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Saturday, April 01, 2023

Running from our problems: beginner exercises to help you destress

From a marketing perspective, I think that exercise has been criminally mismanaged. If there were a drug that could do for human health everything that exercise can, it would likely be the most valuable pharmaceutical ever developed. The problem comes from the idea that exercise must be really taxing and time-consuming to be effective. While I’m not suggesting that you’ll be an Olympian by doing 30 minutes of exercise every other day, I think most people would be surprised by just how beneficial a few movements can be, not just physically but mentally. 

Below I’m going to list a few of my favorite ways to destress, starting off easy and getting progressively more difficult. The idea of using physical stress to relieve mental stress might be counterintuitive but bear with me. Long-term gym-goers can attest to just how much weight this habit can lift off your shoulders. And, if these exercises don’t ‘do it’ for you, that’s alright! But I’d encourage everyone to search for their own healthy ways to combat stressors.

  1. Believe it or not, deep breathing is totally considered a legitimate exercise to reduce stress. To do this, breathe in slowly for about four seconds while pushing your stomach out. Hold your breath for a second, and then exhale for seven seconds. Try to keep your mind focused on simple things: the feeling of the air or the surface you’re on. It’s easy to learn and can be done anywhere, so make use of it! 

  2. Stretching and yoga are two great ways to address stress and its symptoms, like muscular tension. Some good starter movements can include a standing hamstring stretch, a piriformis stretch and a lunge stretch. Try to hold each of these for a minute and make sure to do so on a soft surface.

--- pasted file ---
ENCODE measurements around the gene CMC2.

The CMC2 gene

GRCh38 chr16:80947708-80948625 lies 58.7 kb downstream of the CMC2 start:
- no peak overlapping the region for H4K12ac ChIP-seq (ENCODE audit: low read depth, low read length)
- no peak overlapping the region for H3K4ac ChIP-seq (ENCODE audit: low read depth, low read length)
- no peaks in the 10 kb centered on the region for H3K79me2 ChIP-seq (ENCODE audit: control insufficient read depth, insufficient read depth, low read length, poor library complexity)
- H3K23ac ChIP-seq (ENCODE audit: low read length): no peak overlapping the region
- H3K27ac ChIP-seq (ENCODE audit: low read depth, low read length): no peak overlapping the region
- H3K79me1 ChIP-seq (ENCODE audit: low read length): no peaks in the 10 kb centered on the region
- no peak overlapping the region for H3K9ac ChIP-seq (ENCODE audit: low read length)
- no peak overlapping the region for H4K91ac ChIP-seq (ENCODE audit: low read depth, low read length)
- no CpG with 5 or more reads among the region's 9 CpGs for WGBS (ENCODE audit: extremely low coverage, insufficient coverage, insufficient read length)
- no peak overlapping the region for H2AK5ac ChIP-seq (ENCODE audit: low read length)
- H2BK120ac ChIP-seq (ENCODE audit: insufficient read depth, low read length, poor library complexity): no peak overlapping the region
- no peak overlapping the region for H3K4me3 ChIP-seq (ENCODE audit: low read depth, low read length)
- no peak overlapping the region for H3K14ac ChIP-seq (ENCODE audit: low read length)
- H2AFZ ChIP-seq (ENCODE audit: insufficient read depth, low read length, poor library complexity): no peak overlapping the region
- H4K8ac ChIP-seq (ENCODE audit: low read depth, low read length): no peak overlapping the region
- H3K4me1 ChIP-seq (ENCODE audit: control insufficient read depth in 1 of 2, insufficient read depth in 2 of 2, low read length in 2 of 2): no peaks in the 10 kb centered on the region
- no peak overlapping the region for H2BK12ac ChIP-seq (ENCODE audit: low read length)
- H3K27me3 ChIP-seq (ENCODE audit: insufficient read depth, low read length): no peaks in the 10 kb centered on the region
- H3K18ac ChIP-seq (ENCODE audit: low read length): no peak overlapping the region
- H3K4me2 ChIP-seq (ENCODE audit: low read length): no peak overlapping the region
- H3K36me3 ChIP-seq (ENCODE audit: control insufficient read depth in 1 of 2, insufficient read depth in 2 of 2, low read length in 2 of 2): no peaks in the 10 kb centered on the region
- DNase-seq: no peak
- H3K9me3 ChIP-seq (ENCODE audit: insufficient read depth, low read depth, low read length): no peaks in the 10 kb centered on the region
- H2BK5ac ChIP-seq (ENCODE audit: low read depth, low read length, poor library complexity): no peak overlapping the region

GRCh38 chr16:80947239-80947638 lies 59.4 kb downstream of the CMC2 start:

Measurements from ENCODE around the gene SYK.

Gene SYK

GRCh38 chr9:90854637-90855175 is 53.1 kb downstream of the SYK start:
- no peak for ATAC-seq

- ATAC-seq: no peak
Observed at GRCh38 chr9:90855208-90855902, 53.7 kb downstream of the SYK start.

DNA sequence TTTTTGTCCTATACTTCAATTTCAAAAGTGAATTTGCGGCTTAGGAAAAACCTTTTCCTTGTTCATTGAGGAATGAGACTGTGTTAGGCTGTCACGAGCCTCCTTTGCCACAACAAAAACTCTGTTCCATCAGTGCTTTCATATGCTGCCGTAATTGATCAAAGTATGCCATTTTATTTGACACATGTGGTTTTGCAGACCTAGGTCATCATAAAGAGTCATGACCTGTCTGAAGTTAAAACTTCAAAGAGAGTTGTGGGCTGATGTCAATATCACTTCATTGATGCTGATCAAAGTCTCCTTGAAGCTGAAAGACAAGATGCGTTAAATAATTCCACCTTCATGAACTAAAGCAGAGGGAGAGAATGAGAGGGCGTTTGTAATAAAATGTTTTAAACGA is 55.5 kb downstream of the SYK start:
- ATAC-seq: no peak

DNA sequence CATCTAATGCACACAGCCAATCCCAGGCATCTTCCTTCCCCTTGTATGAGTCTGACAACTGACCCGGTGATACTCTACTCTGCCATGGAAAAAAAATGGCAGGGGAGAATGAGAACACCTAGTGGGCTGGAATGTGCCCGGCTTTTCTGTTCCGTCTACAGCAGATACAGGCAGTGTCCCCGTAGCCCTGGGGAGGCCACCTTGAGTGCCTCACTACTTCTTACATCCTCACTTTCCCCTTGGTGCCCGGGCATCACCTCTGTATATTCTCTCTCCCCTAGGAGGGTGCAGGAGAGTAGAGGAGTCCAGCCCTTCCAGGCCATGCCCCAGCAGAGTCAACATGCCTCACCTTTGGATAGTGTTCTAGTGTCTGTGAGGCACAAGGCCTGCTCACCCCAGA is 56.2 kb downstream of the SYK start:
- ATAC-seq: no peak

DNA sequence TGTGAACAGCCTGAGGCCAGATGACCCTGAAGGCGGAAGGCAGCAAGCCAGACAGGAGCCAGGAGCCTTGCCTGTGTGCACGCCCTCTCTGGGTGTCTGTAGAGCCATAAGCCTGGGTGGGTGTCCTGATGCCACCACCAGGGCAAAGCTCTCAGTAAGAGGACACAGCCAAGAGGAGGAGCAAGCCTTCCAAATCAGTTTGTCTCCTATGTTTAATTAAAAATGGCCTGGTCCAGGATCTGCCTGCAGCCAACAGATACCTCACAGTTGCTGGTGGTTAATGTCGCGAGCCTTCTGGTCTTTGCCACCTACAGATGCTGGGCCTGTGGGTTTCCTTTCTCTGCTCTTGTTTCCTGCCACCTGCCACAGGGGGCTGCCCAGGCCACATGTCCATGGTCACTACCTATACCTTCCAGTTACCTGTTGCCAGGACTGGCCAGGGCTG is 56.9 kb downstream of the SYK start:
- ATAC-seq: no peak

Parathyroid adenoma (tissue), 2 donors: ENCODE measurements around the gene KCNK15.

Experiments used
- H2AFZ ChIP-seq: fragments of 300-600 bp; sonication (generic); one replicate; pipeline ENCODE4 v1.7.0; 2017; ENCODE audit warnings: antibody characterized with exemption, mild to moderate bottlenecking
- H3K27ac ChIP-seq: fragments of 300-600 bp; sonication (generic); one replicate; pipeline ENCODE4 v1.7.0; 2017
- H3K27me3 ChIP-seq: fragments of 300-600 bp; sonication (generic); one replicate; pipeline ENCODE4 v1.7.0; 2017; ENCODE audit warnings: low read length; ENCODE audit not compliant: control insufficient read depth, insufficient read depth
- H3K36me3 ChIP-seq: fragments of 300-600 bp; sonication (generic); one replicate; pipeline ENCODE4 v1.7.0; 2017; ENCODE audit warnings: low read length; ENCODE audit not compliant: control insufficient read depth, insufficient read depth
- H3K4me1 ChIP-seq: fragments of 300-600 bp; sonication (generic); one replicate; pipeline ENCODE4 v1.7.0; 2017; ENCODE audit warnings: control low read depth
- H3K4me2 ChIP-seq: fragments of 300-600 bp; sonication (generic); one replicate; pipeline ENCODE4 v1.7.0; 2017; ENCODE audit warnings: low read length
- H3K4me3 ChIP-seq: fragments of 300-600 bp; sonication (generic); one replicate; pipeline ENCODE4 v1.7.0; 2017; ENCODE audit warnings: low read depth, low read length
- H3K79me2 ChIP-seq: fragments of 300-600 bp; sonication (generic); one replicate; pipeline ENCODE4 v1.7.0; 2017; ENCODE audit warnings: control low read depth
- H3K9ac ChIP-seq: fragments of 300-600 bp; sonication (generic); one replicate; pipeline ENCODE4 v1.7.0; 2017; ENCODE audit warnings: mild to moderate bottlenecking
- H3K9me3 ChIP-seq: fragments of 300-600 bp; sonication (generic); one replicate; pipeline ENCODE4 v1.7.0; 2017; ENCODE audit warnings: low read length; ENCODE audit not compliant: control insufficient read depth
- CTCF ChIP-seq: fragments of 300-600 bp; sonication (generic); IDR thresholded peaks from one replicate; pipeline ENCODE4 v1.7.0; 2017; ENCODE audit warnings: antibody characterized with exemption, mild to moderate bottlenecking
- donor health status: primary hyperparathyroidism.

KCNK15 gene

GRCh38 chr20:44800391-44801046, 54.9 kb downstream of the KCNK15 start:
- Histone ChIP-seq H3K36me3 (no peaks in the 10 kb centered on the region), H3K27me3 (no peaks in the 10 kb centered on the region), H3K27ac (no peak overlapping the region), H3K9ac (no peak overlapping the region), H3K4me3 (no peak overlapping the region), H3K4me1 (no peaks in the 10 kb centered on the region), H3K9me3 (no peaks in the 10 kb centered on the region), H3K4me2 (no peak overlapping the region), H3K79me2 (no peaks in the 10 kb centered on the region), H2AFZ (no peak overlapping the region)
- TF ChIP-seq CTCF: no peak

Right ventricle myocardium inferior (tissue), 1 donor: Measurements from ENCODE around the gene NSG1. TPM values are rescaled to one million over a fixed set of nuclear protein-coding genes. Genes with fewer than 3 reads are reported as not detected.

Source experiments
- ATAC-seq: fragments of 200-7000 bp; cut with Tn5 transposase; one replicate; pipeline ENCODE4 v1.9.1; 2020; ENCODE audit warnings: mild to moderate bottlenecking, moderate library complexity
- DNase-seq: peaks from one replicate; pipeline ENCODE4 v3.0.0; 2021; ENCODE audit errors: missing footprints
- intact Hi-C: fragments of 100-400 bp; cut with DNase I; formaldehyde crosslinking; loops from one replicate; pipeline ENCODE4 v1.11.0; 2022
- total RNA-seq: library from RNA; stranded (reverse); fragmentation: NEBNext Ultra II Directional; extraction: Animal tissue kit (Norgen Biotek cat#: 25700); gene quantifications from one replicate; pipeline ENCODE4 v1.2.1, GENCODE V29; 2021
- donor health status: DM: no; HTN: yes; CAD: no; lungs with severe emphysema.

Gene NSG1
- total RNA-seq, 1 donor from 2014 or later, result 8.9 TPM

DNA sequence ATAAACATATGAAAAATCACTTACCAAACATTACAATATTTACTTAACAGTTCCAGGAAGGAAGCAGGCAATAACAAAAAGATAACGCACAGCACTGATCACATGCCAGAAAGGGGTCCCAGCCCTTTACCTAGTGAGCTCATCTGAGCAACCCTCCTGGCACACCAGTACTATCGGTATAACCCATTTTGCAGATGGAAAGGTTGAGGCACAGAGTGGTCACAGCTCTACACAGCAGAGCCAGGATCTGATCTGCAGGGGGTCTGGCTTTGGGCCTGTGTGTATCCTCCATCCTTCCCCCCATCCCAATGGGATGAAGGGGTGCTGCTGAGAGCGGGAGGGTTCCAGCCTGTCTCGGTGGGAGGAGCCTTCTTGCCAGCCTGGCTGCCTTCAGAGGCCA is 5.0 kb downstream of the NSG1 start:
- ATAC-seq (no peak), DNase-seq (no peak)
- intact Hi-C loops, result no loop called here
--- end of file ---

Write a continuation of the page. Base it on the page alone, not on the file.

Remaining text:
3. My personal favorite, running, is one of the best stress relievers I’ve had access to. But I also know that a ton of people really hate it. Before writing it off, let me explain a simple way to ease into this exercise. First, start off by walking for five minutes to get yourself warmed up. Then, run for a minute and a half without stopping. Next, give yourself a break by walking for another two minutes. Repeat these short bursts of running and walking every other day to build up your endurance. As you get comfortable, lengthen your running and shorten your walking. You can thank me when you get your first runner’s high. 

  4. I’m guessing this is where I’m going to lose most of you, but resistance exercises not only relieve stress but provide immense long-term benefits. And, yes, while this generally refers to the scarier workouts you’ll see at Southwest Rec, it also includes tubing and calisthenics, which don’t require much equipment and can be done at home. Some of these include bodyweight squats, pushups, pull-ups, lunges, extended-arm planks and dips. Do as many as you feel comfortable with! And, if you aren’t able to do a single one, try doing negatives — that is, do the exercises backward and slowly. 

This semester, if you’re feeling overwhelmed, take a few minutes and put some of these to practice! You might find yourself pleasantly surprised. 

Matthew Diaz is the Vice President of the Volunteers for International Student Affairs.

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